WASHINGTON — With just a year remaining in Larry Craig's Senate term, there's little indication that the Senate Ethics Committee is doing much about the Idaho Republican's controversial arrest last summer.
Craig, who said he'd step down at the end of his term, is under investigation by the ethics committee in connection with his arrest in the men's room of the Minneapolis-St. Paul airport. He was cited on a disorderly conduct charge in a sex sting.
No one on the tight-lipped Senate committee will say how far along any investigation is or whether they expect it to yield any findings.
"Preliminary inquiries are always conducted behind closed doors," said Natalie Ravitz, a spokeswoman for the co-chair of the committee, Sen. Barbara Boxer, D-Calif. "There's a lot of latitude in terms of what the committee can do during that time period. There's no set timeline on preliminary inquiries. They can last a few days and they can last many, many months."
Senate Republican leaders asked the committee to investigate Craig's conduct just one day after news broke last summer of his arrest. An undercover officer who was investigating complaints of sex acts in the airport restrooms arrested Craig in June after the senator tapped his feet and ran his hand under the bathroom stall, signals that the officer interpreted as expressing interest in sex. Without consulting a lawyer, Craig pleaded guilty to disorderly conduct in August and now is trying to overturn his plea in the Minnesota Court of Appeals.
Craig's office had no comment about the status of his investigation. Stan Brand, the lawyer who's handling Craig's ethics complaint, didn't return a phone call.
Although many Republicans distanced themselves from Craig and he initially said he'd step down, he held on to his seat, sometimes by his fingernails. Republican Senate leaders stripped him of his committee leadership posts pending the outcome of the ethics committee investigation, and even President Bush criticized him. It was a blow to Craig's clout and standing among fellow senators, but his perseverance paid off. Five months after the scandal broke, he carries on publicly more or less as though nothing ever happened.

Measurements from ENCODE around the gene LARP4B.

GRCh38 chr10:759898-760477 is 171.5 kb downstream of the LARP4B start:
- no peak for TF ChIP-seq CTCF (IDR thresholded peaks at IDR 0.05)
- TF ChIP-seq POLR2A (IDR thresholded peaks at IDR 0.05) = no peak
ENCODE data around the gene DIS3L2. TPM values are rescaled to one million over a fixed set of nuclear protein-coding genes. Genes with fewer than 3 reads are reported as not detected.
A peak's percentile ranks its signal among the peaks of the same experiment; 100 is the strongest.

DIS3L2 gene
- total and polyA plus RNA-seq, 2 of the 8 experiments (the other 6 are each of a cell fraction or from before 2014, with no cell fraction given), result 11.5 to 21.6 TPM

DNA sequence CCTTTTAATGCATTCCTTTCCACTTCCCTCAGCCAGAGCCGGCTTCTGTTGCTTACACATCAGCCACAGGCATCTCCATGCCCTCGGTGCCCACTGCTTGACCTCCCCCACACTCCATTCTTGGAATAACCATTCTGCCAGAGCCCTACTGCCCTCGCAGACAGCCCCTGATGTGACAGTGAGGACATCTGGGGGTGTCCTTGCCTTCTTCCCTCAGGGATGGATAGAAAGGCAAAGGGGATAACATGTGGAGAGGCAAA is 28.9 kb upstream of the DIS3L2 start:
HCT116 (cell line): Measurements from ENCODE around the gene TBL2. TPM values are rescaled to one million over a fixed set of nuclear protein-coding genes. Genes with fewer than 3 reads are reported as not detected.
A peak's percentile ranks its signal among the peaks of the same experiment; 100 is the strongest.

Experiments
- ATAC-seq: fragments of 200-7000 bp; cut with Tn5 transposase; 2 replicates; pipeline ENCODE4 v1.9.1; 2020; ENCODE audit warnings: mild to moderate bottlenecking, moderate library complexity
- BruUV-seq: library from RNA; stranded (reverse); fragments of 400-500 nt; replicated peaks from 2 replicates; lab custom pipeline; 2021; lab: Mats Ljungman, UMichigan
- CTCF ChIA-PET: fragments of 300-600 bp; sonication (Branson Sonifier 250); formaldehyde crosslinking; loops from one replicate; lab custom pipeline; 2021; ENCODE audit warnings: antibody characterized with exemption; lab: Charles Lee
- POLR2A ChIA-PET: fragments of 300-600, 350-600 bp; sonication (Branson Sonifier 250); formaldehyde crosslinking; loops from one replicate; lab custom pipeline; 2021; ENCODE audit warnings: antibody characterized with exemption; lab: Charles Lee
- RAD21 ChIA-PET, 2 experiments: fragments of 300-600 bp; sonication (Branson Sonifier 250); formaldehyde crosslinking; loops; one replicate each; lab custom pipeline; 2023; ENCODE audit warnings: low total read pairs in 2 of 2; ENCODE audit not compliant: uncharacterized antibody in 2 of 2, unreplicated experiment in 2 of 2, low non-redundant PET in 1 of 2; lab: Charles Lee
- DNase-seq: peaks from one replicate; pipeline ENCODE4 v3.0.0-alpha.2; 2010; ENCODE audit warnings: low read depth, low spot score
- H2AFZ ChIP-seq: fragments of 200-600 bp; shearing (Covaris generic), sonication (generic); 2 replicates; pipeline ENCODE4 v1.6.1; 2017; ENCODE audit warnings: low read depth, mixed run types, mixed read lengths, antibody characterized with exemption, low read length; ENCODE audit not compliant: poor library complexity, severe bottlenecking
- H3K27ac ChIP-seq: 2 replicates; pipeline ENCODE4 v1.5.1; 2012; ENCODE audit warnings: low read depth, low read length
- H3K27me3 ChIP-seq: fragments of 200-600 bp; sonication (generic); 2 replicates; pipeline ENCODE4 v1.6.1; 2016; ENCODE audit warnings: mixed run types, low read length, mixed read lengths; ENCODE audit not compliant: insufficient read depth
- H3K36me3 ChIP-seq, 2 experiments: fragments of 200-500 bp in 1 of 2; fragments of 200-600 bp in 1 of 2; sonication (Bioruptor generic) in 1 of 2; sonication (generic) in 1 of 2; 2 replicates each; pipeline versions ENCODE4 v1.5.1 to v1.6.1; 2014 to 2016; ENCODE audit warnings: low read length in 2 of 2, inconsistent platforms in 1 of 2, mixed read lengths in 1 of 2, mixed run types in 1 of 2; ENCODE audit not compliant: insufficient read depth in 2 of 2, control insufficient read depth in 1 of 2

It may be that he'll finish his term quietly, because there's little indication of an ethics committee investigation.
No one with the committee has asked to speak with anyone connected with Craig's arrest or asked for more information about it, said Patrick Hogan, a spokesman for the Minneapolis-St. Paul Airport
"I don't what they're doing, but they have not contacted us," Hogan said.
One of the groups that filed an independent ethics complaint against Craig, Citizens for Responsibility and Ethics in Washington, said it also hadn't heard anything from the committee. But it generally doesn't, spokeswoman Naomi Steiner said.
"They don't tell us anything. They sort of leave us in the dark," Steiner said. "It's kind of a toothless committee."
Citizens for Responsibility and Ethics, which frequently files complaints about badly behaving senators, never hears from the committee itself about whether its complaints are under investigation, Steiner said.
Occasionally, though, it does hear third-hand. Recently, a lawyer for Sen. Pete Domenici, R-N.M., asked the Federal Elections Commission whether the senator could use campaign money to fight off an ethics complaint that Citizens for Responsibility and Ethics had filed in connection with his role in the firings of eight U.S. attorneys. The FEC filed a public opinion in response, and Citizens for Responsibility and Ethics learned that the Senate committee was investigating its complaint.
Senate Republican leaders who asked for the Craig investigation also have heard nothing, said Don Stewart, a spokesman for Sen. Mitch McConnell, R-Ky., the Senate minority leader. That's not surprising, though, Stewart said.
"I don't think (the ethics committee) ever talks about what they're doing until they have something to announce," Stewart said. "It's all internal."